Other bills that could also raise income to the fiscus included the Value Added Tax (VAT) (Amendment) Bill; Income Tax (Amendment) Bill; Tax Administration Bill and the Lesotho Revenue Authority (LRA) Amendment Bill. But analysts are not convinced.

Remarked Mr Nyambuya: “The minister is using the old tools that failed to deliver last time to solve today’s problems. The levy has failed to take off before, so unless a miracle happens this time around, I do not see it materialising, especially given that we are now in a worse financial state than before.”

Failure to implement the tobacco and alcohol levy this year could result in the widening of the budget deficit, which would in turn force the government into more borrowing.

“What the country needs right now are real austerity measures and that means we should start living within our means. We need to have a clear roadmap to say doing this will take us here, and these are the milestones we should be checking on along the way,” My Nyambuya said.

Private Sector Foundation chief executive officer (CEO), Thabo Qhesi, supported Mr Nyambuya saying the budget did not demonstrate the government’s willingness to cut down its expenditure as previously recommended by the International Monetary Fund (IMF) which has exhorted the government to rein in its high wage bill.

“For example, the IMF recommended that the government revises its per diem system to be equivalent to that of the United Nations to reduce the international travel costs of officials, but the government has not done it.

“I believe part of the reason why Lesotho is failing to get financial assistance from the IMF is due to its reluctance to implement the IMF’s cost reduction recommendations,” Mr Qhesi said.

Mr Sophonea had also failed to provide feedback on the performance of the 2021/22 budget, he said.

“This makes it impossible for the public to have a clear picture on how government used the finances. During the current 2021/22 financial year, many government services were not available due to lack of resources.

“One would have thought such issues would be highlighted in the budget speech, but they were not there.”

Ideally, Mr Sophonea should have broken down the performances of each ministry based on the funds that it was allocated. That way, he would have demonstrated the government’s willingness to address its high expenditures, he said.

“The government embarked on a campaign to verify existing public workers to get rid of ghost workers during the 2021/22 financial year. We were therefore, expecting a detailed report on this exercise and the measures taken on them (ghost workers).”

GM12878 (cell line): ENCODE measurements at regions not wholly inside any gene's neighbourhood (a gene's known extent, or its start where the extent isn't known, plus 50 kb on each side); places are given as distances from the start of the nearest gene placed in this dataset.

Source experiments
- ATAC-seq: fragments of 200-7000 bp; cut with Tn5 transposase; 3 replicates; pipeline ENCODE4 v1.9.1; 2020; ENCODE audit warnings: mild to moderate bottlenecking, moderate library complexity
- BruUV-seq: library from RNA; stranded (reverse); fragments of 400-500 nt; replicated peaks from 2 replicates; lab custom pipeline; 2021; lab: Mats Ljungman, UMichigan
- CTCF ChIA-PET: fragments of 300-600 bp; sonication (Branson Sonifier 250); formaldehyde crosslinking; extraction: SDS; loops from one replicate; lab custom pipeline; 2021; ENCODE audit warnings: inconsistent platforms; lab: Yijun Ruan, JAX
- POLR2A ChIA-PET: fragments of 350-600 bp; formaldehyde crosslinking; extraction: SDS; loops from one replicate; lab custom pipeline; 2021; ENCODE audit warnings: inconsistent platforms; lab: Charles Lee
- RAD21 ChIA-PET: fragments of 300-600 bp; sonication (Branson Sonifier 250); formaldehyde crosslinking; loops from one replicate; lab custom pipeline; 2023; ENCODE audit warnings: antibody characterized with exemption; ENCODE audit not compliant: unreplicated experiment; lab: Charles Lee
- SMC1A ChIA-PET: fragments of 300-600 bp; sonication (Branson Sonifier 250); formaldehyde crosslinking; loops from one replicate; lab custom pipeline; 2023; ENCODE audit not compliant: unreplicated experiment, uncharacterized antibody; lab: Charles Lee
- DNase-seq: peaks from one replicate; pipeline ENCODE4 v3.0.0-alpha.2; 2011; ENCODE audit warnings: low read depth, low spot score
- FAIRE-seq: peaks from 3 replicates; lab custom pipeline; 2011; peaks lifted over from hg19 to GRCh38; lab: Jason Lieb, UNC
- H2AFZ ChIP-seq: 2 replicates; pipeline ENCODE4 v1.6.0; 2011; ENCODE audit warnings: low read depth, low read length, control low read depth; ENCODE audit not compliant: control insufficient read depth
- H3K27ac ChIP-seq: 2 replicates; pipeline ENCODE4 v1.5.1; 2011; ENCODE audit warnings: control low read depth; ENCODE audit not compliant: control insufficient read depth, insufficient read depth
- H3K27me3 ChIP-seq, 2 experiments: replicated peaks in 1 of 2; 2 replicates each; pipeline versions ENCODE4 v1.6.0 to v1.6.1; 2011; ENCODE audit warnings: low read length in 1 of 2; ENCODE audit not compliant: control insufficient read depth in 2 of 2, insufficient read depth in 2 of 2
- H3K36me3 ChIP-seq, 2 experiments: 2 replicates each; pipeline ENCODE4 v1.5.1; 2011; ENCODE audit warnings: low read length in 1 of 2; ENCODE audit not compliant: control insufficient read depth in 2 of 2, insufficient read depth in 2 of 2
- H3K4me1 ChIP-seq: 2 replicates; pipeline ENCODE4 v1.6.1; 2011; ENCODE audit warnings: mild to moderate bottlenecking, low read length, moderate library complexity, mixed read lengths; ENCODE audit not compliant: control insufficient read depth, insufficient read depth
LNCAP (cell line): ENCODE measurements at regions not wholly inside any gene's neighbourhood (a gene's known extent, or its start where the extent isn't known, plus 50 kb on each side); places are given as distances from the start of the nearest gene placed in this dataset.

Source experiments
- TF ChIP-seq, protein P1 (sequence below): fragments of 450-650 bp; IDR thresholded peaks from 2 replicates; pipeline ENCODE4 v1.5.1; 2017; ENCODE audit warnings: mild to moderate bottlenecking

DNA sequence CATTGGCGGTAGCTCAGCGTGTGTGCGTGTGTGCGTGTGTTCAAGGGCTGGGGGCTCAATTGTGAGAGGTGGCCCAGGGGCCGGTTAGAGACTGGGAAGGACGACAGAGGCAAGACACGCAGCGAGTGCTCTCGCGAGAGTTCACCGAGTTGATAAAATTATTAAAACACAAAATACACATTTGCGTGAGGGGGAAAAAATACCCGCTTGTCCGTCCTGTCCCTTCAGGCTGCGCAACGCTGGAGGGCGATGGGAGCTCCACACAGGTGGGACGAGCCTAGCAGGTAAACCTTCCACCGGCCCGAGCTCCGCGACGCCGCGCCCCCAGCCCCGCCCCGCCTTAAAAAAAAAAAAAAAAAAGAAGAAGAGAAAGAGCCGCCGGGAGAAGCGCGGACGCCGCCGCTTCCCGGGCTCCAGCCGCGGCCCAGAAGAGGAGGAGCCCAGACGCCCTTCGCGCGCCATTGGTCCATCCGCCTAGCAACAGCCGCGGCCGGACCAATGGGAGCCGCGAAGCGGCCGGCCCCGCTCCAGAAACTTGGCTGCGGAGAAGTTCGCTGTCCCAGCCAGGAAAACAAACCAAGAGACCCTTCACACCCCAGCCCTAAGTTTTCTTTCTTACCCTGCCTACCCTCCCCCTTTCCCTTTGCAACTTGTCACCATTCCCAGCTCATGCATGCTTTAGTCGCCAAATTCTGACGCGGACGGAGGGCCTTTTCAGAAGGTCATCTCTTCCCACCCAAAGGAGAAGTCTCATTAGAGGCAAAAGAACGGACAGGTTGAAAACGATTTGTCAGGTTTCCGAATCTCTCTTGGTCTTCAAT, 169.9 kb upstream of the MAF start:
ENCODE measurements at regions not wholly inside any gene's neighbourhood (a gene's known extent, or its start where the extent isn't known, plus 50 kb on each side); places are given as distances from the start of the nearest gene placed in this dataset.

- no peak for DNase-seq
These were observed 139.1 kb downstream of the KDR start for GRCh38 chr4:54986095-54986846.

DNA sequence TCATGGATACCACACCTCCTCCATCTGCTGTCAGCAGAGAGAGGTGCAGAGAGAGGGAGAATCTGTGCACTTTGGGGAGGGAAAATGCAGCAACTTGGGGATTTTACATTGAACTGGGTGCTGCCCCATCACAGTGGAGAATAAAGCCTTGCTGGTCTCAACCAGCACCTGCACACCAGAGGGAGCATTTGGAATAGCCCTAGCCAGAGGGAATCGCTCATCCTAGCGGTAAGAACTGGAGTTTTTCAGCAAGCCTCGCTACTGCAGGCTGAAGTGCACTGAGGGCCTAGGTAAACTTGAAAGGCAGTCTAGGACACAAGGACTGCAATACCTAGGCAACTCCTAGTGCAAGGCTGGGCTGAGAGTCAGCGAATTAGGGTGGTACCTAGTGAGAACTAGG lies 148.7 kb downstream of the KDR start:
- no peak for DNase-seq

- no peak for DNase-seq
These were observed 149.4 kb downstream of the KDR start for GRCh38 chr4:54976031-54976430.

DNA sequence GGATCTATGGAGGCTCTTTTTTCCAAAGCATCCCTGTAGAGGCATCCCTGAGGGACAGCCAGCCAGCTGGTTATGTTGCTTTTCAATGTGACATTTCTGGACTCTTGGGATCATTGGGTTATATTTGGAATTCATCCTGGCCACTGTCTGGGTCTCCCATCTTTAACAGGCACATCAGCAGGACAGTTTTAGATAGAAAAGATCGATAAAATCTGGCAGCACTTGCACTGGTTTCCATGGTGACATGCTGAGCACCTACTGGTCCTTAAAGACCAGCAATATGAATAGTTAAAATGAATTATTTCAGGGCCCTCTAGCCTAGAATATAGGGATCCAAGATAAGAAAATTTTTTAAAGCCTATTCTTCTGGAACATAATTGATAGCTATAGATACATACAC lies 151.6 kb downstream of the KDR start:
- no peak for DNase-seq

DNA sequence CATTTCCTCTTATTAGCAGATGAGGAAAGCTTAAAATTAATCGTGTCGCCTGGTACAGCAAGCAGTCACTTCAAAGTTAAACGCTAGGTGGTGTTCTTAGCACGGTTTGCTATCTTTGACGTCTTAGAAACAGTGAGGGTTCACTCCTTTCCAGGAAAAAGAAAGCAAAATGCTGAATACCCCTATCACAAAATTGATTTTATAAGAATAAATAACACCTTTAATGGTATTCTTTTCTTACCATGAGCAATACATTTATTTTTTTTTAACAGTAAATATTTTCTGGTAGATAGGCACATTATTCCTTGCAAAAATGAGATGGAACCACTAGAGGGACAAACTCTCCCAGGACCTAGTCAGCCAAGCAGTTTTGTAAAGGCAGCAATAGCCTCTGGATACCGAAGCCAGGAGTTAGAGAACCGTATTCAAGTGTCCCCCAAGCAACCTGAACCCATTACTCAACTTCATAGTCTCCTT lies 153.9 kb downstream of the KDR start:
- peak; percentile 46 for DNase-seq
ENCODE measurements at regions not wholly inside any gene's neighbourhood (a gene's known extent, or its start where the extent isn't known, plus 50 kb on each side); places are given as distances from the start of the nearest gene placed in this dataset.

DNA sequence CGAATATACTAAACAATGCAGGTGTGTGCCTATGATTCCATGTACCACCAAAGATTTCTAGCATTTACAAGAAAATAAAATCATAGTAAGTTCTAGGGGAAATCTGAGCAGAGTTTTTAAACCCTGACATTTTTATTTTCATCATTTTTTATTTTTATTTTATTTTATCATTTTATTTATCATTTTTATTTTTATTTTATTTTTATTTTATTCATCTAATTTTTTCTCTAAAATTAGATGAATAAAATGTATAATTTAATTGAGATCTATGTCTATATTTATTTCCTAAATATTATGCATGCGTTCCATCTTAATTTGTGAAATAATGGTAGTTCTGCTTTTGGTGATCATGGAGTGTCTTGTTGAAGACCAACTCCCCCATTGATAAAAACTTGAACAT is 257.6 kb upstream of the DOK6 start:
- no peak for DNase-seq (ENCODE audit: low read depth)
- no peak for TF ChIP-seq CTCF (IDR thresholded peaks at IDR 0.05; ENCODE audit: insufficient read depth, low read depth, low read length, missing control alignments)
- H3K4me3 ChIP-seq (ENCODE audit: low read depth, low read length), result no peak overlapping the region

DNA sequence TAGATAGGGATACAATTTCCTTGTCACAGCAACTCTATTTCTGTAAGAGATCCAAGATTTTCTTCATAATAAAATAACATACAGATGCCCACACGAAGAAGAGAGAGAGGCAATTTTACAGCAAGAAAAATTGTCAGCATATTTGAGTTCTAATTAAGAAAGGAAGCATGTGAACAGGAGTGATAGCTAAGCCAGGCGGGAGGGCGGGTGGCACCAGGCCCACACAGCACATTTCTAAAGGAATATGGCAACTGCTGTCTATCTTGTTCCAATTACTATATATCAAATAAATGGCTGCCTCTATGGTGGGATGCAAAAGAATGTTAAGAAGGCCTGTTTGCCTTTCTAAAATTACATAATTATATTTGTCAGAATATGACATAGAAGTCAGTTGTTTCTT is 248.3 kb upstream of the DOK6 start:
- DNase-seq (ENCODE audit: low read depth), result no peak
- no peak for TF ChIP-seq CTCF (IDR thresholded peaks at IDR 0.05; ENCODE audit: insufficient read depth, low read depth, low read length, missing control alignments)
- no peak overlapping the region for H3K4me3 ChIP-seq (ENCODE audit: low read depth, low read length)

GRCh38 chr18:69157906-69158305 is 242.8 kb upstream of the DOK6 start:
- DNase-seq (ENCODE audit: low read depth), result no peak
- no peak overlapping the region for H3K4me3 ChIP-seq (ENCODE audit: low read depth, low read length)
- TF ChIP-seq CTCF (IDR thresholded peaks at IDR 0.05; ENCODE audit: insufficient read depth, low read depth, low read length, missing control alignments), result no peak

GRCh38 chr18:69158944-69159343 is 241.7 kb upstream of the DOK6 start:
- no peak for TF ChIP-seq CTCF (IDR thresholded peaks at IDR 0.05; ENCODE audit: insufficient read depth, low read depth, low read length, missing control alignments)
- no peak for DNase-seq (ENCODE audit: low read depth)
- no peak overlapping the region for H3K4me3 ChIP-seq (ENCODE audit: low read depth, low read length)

Mr Qhesi said the government’s proposal to hike civil servants’ wages by five percent could have been caused by the recent demands by public sector unions for a wholesale 25 percent wage hike.

“The five percent increase may have been influenced by the public servants’ petition to the government for a 25 percent hike. I think this pressured the government into action because it initially did not intend to increase salaries given its unstable financial position,” Mr Qhesi said.

Pesha Shale, the managing director of Shale Investment Industries, said the government must start borrowing domestically instead of externally to try and curb its borrowing costs.

“We must change our debt structure so that we have more domestic debt than external debt. Doing this will ensure that locally available funding is used instead of just remaining idle.

“Domestic debt is normally raised through the Central Bank of Lesotho’s (CBL’s) treasury bills and treasury bonds. These financial instruments have more attractive interest rates than those of external lenders.

“Also, external debt is based in foreign currency which makes it expensive due to the volatile exchange rates. This means we pay more due to changes in exchange rates over time.”

Mr Shale said the government must optimise use of its bilateral trade agreements with partners to address job creation challenges.

“For instance, the African Growth and Opportunity Act (AGOA) has so many product lines through which Lesotho can participate in the US market, but we have been focusing on textiles only as though we are not aware of the other product lines.

“I therefore, believe the government must do more to sensitize the private sector on the available opportunities within the AGOA which can be exploited more to contribute towards job creation,” Mr Shale said.